A report on political risk finds that the battlegrounds of the war on terror continue to dominate global risk trends

In an increasingly unstable world, knowledge about threats that lie ahead is far from certain.

Last year, several parts of the world felt the force of violent attacks that posed threats to businesses and disruption to global trade routes.

There were attempted car bombings in London as well as a deadly strike at Glasgow airport. The troop surge in Iraq seemed to be having its desired effect, but the security situation in Afghanistan continued to deteriorate. Meanwhile, fighting along the border with Pakistan intensified and the world took note when popular opposition leader Benazir Bhutto was slain. Around the same time, a sharp rise in commodity prices sparked social unrest in almost all regions of the globe.

One source, Exclusive Analysis, recently released its political risk predictions for the year ahead. The report found that the battlegrounds of the war on terror continued to dominate global risk trends.

Nevertheless, according to one of the authors, despite a significant jihadi extremist presence in Waziristan (the Pakistan-Afghanistan border), al-qaeda is unlikely to have a network in the region sophisticated enough to launch another 9/11 scale attack.

One reason for this, said Kirsten Parker, director of analysis at EA, is the Waziris penchant for short term alliances and tribal relationships—these local influences constrain the ability of foreign jihadis to act.

‘While al-qaeda may be treated as guests they do not have extensive networks or free reign,’ she said.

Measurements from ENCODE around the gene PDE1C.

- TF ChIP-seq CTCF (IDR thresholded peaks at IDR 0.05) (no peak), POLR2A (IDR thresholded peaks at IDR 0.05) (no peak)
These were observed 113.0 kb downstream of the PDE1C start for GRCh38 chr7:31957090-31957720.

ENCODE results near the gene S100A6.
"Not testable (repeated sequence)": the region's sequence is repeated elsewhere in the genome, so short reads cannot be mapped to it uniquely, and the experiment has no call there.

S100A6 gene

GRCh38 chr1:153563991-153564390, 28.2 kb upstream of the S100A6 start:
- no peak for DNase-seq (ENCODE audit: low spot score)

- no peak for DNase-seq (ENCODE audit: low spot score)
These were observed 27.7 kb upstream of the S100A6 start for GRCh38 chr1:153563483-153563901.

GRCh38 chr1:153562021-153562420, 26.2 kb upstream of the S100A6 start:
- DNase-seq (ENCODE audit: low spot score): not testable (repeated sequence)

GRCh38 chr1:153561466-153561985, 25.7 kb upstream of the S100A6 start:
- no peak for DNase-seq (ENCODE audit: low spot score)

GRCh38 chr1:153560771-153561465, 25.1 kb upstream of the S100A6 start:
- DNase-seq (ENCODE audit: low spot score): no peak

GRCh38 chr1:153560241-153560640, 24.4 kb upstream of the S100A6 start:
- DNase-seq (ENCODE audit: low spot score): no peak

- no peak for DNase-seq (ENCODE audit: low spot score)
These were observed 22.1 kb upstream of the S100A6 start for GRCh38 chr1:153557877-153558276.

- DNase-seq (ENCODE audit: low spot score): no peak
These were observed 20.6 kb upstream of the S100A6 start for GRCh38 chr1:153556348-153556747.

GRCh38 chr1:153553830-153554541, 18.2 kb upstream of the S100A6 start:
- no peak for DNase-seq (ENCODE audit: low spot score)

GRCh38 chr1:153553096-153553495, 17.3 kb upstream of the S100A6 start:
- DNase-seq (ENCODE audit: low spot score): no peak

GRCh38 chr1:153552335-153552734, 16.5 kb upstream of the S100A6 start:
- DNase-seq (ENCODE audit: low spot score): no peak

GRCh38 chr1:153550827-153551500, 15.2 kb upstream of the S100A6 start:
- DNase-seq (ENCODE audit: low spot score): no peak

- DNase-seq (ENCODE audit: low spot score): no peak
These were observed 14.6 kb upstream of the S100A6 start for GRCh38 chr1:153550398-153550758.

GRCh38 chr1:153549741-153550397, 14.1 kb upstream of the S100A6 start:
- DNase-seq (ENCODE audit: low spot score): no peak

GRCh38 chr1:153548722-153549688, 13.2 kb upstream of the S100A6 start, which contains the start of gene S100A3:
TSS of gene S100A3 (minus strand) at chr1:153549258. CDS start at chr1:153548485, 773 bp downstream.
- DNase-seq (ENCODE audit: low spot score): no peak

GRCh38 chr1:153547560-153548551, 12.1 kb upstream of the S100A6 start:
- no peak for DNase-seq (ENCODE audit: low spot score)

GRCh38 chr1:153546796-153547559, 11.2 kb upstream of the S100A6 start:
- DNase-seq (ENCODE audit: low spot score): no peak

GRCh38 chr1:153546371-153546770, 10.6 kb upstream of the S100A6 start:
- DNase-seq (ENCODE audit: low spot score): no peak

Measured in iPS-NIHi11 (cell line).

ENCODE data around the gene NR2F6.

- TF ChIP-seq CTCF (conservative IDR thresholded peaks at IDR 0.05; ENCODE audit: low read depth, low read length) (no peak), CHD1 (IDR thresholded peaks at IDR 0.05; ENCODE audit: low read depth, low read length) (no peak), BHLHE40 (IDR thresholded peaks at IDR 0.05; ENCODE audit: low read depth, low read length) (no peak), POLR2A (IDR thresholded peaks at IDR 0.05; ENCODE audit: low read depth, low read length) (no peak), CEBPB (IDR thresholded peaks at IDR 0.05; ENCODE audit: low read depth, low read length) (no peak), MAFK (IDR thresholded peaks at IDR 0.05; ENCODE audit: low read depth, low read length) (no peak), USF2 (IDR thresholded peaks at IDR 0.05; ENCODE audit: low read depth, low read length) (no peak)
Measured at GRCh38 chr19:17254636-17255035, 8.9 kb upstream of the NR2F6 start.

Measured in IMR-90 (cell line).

Video messages from al-qaedas leaders, like Al-Zawahiri, are reactive rather than proactive and give little indication of possible attack scenarios, revealed EA.

Parker added that the result of Pakistan’s general election—expected to end in a three party coalition government—is unlikely to have much of an affect on levels of domestic violence, because tribal groups remain disengaged from the political process.

Despite the complexities of operating in this environment, western self-radicalised extremists often travel to the region to learn terror tactics at graduation camps. These camps, said Parker, are nothing like the pre-9/11 complexes and more often than not serve only to alert western security forces of the would-be-terrorist.

Therefore the threat of home-grown extremism in the US remains low, said the firm in its report, because the groups are unsophisticated and often clumsily reveal themselves to intelligence authorities. Conversely, in the UK—while the numbers of people being arrested has remained steady since 2006—techniques continue to be refined. Parker pointed to the liquid explosives plot in 2006 as an example of this.

Elsewhere, expatriate kidnappings in Nigeria sky rocketed in 2007—with an average of six or seven major incidents each month in the Niger Delta alone, according to EA’s figures. ‘There are lots of structural reasons to believe this level of threat will continue,’ said Parker, who added: ‘The army tend to do badly against the militants who know the terrain and are part of local communities.’

The threat posed by state control over natural resources in Russia continued as a theme in the report. Putin’s desired successor is likely to continue with the practice where business feeds into the activities of state, found Parker. ‘Foreign businesses are likely to have limited influence in the region,’ she said.